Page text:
Solidarity
passed in the form below

London Frelance Branch expresses solidarity with our sisters and brothers in the emergency services in carrying out their harrowing work dealing with the recent terror attacks in Manchester, on London Bridge and at Finsbury Park and the devastating fire at Grenfell Tower, that claimed the lives of those living there.

We stand in solidarity with the FBU, Unite, The Royal College of Nursing and also members of the Police Federation.

Pursuing precarity (1)
remitted to the Committee

To follow up on our event on precarious working, London Freelance Branch resolves to start by organising online columns which are likely to include:

  • A Precarity Journal in which we interview gig workers to record their working lives - with a guarantee of anonymity if requested; and
  • An "agony aunt" responding to a range of problems presented by precarious workers.

Initially, these will be published on www.londonfreelance.org

Interviewing and editing will be carried out by the Assistant Editor of the freelance, remunerated initially as for one issue of the newsletter.

Pursuing precarity (2)
not taken (because the above was remitted)

A "best of" selection of the Precarity Journal and Agony Aunt will be produced as a special printed issue of the freelance, to be available for use by other unions that organise precarious workers. This will support discussuions with those other unions on how to organise precarious workers, alongside postings on other social platforms such as Instagram.

The quotes we have for printing such an edition are:

Quantity: 10,000 30,000
2-colour £1590 £1810
full colour £3350 £3720

The Committee shall therefore be empowered to decide on the best presentation up to the maximum above.

London Freelance Branch Banner
not taken (ran out of time)

London Freelance Branch currently has no usable banner for use on demonstrations, as a backdrop at conferences and so on. It therefore agrees to ask the branch committee to look into the cost of designing and producing such a banner and report back to the branch for approval to go ahead and commission the banner.

London Freelance Branch Banner: amendment

Insert at the beginning of the above motion:

There have been complaints that the current branch banner is too heavy to carry for long periods on demonstrations. Therefore we ask the branch to agree that representatives from the committee assess the weight and state of repair of the current banner. If they deem it necessary, to look into the costs of commissioning a replacement light weight banner replicating the current design.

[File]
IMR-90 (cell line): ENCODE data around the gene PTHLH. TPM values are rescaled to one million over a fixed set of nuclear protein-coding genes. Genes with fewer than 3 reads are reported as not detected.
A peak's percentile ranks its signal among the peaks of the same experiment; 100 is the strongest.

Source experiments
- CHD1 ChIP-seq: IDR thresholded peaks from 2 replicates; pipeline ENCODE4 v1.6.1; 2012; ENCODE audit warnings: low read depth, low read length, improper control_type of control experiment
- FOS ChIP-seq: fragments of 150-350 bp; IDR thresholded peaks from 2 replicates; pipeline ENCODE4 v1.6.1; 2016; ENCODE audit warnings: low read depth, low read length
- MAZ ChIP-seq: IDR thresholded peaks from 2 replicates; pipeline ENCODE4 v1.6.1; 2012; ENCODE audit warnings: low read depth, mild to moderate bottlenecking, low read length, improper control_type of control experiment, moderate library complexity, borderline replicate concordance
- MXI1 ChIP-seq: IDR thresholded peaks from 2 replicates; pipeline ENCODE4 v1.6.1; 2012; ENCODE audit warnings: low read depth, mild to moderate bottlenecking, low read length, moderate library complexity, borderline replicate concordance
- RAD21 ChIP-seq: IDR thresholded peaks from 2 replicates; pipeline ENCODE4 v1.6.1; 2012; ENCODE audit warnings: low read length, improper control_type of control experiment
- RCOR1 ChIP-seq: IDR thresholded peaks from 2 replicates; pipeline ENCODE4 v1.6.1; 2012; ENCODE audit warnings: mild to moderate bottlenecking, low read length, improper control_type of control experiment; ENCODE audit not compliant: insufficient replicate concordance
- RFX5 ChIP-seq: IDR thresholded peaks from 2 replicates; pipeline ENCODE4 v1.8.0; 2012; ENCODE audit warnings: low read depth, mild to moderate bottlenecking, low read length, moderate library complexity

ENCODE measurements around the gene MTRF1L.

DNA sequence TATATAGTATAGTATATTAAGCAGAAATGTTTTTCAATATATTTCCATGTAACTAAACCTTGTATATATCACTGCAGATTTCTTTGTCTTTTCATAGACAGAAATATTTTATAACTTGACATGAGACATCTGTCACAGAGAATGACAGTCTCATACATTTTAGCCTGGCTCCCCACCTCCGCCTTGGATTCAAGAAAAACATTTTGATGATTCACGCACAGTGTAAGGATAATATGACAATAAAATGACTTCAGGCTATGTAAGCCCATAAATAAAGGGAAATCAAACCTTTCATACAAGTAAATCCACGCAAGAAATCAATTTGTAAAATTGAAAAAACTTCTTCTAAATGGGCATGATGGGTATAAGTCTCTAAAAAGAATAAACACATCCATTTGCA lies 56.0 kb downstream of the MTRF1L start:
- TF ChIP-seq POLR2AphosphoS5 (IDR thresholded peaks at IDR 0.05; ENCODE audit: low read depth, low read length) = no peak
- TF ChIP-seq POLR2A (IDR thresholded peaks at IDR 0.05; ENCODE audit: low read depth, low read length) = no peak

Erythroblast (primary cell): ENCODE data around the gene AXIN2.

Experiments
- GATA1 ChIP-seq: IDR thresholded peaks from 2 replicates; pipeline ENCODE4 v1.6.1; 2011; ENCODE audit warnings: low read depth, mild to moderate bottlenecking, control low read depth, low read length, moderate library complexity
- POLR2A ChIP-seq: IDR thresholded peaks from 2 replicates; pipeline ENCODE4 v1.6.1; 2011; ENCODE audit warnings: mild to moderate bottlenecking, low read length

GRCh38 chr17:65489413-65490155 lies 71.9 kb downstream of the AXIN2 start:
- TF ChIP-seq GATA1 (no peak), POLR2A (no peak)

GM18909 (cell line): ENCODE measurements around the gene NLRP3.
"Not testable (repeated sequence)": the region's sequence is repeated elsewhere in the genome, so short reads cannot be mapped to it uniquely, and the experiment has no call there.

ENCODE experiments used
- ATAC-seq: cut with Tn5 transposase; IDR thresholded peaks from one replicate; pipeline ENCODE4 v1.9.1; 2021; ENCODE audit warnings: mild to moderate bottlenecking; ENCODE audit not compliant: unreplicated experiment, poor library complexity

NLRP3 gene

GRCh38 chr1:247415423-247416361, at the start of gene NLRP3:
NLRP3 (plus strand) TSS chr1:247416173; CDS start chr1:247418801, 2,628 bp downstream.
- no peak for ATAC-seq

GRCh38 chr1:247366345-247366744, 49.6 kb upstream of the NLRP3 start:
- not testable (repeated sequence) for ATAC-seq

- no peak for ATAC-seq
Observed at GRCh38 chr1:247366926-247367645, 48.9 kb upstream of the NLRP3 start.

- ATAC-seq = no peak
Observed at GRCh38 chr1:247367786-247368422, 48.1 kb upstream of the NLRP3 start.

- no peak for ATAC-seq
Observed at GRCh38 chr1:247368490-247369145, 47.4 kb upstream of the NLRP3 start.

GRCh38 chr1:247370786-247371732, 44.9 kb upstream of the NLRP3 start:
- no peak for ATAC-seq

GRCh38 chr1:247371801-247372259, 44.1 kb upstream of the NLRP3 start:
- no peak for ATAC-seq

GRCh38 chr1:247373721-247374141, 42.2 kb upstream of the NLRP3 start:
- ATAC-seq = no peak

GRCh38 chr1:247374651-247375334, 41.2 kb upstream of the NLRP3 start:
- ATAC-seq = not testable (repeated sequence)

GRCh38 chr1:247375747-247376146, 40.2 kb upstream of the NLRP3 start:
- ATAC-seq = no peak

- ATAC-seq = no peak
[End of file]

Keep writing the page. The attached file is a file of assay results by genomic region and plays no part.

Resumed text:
Motions for the June 2017 meeting

Pursuing precarity
Remitted to committee

To follow up on our event on precarious working, London Freelance Branch should start by organising online columns which are likely to include:

  • A Precarity Journal in which anonymous gig workers record their working lives; and
  • An "agony aunt" responding to a range of problems presented by precarious workers.

There should be a special issue of the freelance, to be available for use by other unions that organise precarious workers, which will present a "best of" selection from the online columns. This will support discussuins with those other unions on how to organise precarious workers, alongside postings on other social platforms such as Instagram.

The cost will be approximately £750 for freelance editors' time in compiling this and a further £1500 for printing (subject to amendment for print-run).

Stop Murdoch Now - CPBF
passed

LFB again notes the appeal from the Campaign for Press and Broadcasting Freedom (to which the branch is affiliated) to fund its "Stop Murdoch Now" campaign.

LFB still supports the aim of this campaign, to stop Rupert Murdoch's 21st Century Fox corporation buying up Sky TV. If the acquisition was allowed to go ahead it would increase the Murdochs' media power in the UK to an unacceptable level.

LFB notes that the CPBF is appealing for funds to pay for campaign materials and agrees to donate a further £100.


Motions for the May 2017 meeting

Stop Murdoch Now - CPBF
Passed: amended to £400

LFB notes the appeal from the Campaign for Press and Broadcasting Freedom (to which the branch is affiliated) to fund its "Stop Murdoch Now" campaign.

LFB supports the aim of this campaign, to stop Rupert Murdoch's 21st Century Fox corporation buying up Sky TV. If the acquisition was allowed to go ahead it would increase the Murdochs' media power in the UK to an unacceptable level.

LFB notes that the CPBF is appealing for funds to pay for campaign materials and agrees to donate £100.


Motions for the March 2017 meeting

Confirming February's motions

This Branch formally confirms the votes taken at the February meeting to support the TUC Women's Committee, the film on reporting poverty, and the meeting on 6 March opposing the deportation of Amitt Bhatt.

Ivory Coast should not jail journalists

London Freelance Branch condemns the imprisonment of Ivory Coast journalist HAMADOU ZIAO of publication l'Inter/, by the Ivorian authorities. As well as the imprisonment of other Ivorian journalists: VAMARA COULIBALY of l'Inter & Soir Info/, YACOUBA GBANE of LG Infos & le Temps/, BAMBA FRANCK MAMADOU of Notre Voie/, JEAN BEDEL GNAGNO of Soir Info/ and FERDINAND BAILLY of LG Infos & Le Temps/.